ISSUE 10 July 15, 2010
North Central ND
Wheat scab (Fusarium head blight) has been observed in commercial fields and at the North Central Research Extension Center. Although most scouted fields in the area have had low levels of scab, a wheat field in the Kenmare area had 12% incidence with one-third of the kernels damaged by scab on infected heads. The risk for scab infections ranged from low risk in the Minot, Watford City, and Williston areas, moderate risk in susceptible and /or very susceptible varieties in the Bowbells, Crosby, Mohall, Plaza, and Rugby areas, and high risk in the susceptible/very susceptible varieties in the Berthold and Bottineau areas. There was low risk for scab infection in the moderately resistant varieties across the region from July 10th through the 13th. For more information please go to the NDAWN website (Applications, Wheat, Disease Forecaster) and select the closest location and stage of wheat development (flowering is the best timing for scab control). Please refer to the 2010 North Dakota Field Crop Fungicide Guide for scab fungicides.
Wheat streak mosaic virus symptoms on wheat.
The leaf at the top has the mosaic pattern more
characteristic of a recent infection on younger leaves.
The leaf at the bottom has the streaking pattern more
characteristic of an older infection (photo by D. Waldstein).
Field Peas and Lentils:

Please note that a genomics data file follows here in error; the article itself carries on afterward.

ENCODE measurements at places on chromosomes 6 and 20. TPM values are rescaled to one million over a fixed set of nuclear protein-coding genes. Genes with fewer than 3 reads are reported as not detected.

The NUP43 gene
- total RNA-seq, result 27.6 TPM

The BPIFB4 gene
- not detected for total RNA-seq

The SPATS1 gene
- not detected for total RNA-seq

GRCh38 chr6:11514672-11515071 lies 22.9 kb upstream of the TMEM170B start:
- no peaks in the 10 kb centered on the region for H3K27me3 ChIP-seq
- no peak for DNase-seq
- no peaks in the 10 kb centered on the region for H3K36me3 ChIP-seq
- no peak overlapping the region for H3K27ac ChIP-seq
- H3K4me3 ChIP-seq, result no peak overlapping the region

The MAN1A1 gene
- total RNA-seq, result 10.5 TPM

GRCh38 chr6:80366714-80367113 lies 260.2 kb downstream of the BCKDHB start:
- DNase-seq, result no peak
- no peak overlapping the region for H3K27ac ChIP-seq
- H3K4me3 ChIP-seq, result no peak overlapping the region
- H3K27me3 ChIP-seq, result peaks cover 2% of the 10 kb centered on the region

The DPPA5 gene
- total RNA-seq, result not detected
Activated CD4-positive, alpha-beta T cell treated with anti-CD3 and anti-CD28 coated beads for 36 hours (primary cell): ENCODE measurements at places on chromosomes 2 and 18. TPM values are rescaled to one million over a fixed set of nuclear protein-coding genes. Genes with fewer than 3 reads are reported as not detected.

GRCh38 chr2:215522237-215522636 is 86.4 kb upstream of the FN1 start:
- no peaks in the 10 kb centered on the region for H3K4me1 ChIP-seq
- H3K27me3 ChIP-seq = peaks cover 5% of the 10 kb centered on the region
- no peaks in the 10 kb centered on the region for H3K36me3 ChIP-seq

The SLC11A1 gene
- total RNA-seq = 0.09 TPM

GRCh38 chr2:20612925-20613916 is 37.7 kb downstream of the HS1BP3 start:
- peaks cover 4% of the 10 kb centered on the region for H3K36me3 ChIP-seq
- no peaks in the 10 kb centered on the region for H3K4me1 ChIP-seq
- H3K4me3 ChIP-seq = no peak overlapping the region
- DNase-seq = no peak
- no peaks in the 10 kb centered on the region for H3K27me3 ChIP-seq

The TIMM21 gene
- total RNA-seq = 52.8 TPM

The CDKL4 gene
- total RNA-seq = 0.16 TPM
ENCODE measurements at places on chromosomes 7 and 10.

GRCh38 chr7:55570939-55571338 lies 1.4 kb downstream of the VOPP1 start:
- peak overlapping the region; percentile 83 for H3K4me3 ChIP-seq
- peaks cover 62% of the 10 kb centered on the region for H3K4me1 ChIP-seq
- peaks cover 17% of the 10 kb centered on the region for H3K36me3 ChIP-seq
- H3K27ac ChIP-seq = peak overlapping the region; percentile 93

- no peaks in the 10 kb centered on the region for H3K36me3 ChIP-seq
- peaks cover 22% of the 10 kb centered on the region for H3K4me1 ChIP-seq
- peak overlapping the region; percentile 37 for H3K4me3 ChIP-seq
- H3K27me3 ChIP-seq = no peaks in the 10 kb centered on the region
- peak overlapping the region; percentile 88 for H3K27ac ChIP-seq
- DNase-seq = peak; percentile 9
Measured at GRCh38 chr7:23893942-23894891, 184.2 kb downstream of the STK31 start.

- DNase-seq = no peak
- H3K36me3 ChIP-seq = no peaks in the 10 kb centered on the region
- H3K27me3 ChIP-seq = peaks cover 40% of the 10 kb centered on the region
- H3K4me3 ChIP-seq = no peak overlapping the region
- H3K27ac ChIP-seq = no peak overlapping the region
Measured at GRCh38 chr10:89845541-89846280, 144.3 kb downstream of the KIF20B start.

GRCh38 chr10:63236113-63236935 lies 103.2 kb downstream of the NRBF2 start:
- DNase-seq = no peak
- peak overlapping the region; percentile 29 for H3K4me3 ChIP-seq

Pea aphid populations have recently increased dramatically to above threshold numbers. Our sweep net samples averaged 40 aphids per sweep compared to a threshold of 12 aphids per sweep. Research from Manitoba has shown a 10% yield loss at 20 aphids per sweep. The best timing for pea aphids is when approximately 50% of the peas are at early pod. Pea aphids also feed on alfalfa and can move into field peas at especially high rates after alfalfa is cut. Lygus bug numbers have been low on field peas but above threshold on lentils.
The number of banded and
Arthurís sunflower moths have increased to more than 100 in our traps in
western Bottineau County. Trap
catches are not reliable for determining when insecticides should be
applied. Egg counts or
examining individual plants for adult moths will help producers determine if
an insecticide is warranted.
See Janet Knodelís article on pages 2-3 in this issue for more information.
Crop Protection Specialist
North Central Res. Ext. Center